ISSN 2398-2942      

Cranberry proanthocyanidins (PACs)

icanis
Contributor(s):

Amy B Howell


Introduction

Name

  • Cranberry proanthocyanidins (PACs).

Class of drug

  • Nutraceutical.
  • Polyphenol.
  • Condensed tannin.
  • Bacterial anti-adhesion.

Description

Chemical name

  • A-linked proanthocyanidin.

Molecular formula

  • C31H28O12.

Physical properties

  • Brown powder.

Storage requirements

  • Store in a dry place <25°C.
  • Keep container tightly closed.

Processing

  • The A-linked PACs found in cranberries are sensitive to destruction or inactivation during cranberry processing into the finished raw material, especially if temperatures above 40°C are used in the extraction process. As a result, the bioactivity of cranberry-containing products can be highly variable.
  • The bioactivity of each batch of finished product should be confirmed using a bacterial anti-adhesion bioassay to assure efficacy of the PACs.
  • Efficacious PAC levels in cranberry products need to be confirmed using a standardized quantification method, such as DMAC. Otherwise PAC levels can be over- or under-estimated.

Uses

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Indications

Administration

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Pharmacokinetics

Precautions

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Interactions

with other drugs

Adverse Reactions

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Further Reading

Publications

Refereed papers

  • Recent references from PubMed and VetMedResource.
  • Howell A B, Botto H, Combescure C et al (2010) Dosage effect on uropathogenic Escherichia coli anti-adhesion activity in urine following consumption of cranberry powder standardized for proanthocyanidin content: a multicentric randomized double blind study. BMC Infect Dis 10, 94 PubMed.
  • Tufenkji N, Rifai O J, Harmidy K et al (2010) Cranberry derived proanthocyanidins can prevent pathogen invasion of kidney epithelial cells. Food Research International 43 (3), 922-924 VetMedResource.
  • Li M, Andrew M A, Wang J et al (2009) Effects of cranberry juice on pharmacokinetics of beta-lactam antibiotics following oral administration. Antimicrob Agents Chemother 53 (7), 2725-2732 PubMed.
  • Eydelnant I A & Tufenkji N (2008) Cranberry derived proanthocyanidins reduce bacterial adhesion to selected biomaterials. Langmuir 24 (18), 10273-10281 PubMed.
  • Bubenik L J, Hosgood G L, Waldron D R et al (2007) Frequency of urinary tract infection in catheterized dogs and comparison of bacterial culture and susceptibility testing results for catheterized and noncatheterized dogs with urinary tract infections. J Am Vet Med Assoc 231 (6), 893-899 PubMed.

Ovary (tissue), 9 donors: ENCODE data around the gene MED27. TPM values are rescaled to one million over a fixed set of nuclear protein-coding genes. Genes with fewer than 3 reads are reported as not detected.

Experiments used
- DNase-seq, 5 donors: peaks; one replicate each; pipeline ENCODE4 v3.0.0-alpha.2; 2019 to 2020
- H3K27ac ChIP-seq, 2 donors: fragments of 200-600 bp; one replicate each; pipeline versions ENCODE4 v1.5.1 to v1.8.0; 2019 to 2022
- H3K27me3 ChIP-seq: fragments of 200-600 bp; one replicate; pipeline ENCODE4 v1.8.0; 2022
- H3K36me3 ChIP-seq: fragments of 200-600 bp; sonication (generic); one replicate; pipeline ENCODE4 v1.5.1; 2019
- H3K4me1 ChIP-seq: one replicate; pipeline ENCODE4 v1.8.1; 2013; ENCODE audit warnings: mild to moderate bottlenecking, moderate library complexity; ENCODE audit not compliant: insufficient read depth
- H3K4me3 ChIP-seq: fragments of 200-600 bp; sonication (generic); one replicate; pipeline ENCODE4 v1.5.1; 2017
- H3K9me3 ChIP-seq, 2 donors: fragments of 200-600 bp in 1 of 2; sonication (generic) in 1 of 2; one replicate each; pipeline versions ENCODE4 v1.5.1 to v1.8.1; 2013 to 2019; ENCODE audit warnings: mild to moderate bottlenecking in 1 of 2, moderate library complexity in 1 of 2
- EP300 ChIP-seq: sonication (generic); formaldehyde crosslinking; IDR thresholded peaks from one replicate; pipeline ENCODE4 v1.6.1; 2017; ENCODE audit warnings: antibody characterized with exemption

• Howell A B (2007) Bioactive compounds in cranberries and their role in prevention of urinary tract infections. Mol Nutr Food Res 51 (6), 732-737 PubMed.
  • Ogeer-Gyles J, Mathews K, Weese J S et al (2006) Evaluation of catheter-associated urinary tract infections and multidrug-resistant Escherichia coli isolates from the urine of dogs with indwelling urinary catheters. J Am Vet Med Assoc 229 (10), 1584-1590 PubMed.
  • Howell A B, Reed J D, Krueger C G et al (2005) A-type cranberry proanthocyanidins and uropathogenic bacterial anti-adhesion activity. Phytochemistry 66 (18), 2281-2291 PubMed.
  • Foo L Y, Lu Y, Howell A B et al (2000) A-Type proanthocyanidin trimers from cranberry that inhibit adherence of uropathogenic P-fimbriated Escherichia coliJ Nat Prod 63 (9), 1225-1228 PubMed.
  • Avorn J, Monane M, Gurwitz J H et al (1994) Reduction of bacteriuria and pyuria after ingestion of cranberry juice. JAMA 271 (10), 751-754 PubMed.

Other sources of information

  • Howell A & Bartges J (2010) Clinical notes: Benefits of cranberry extracts for management of UTI. NAVC Clinicians Brief May, 49-50.
  • Howell A B, Griffin D W & Whalen M O (2010) Inhibition of P-fimbriated Escherichia coli adhesion in an innovational ex-vivo model in dogs receiving a bioactive cranberry tablet (Crananidin"). J Vet Intern Med 24 (3), 678.
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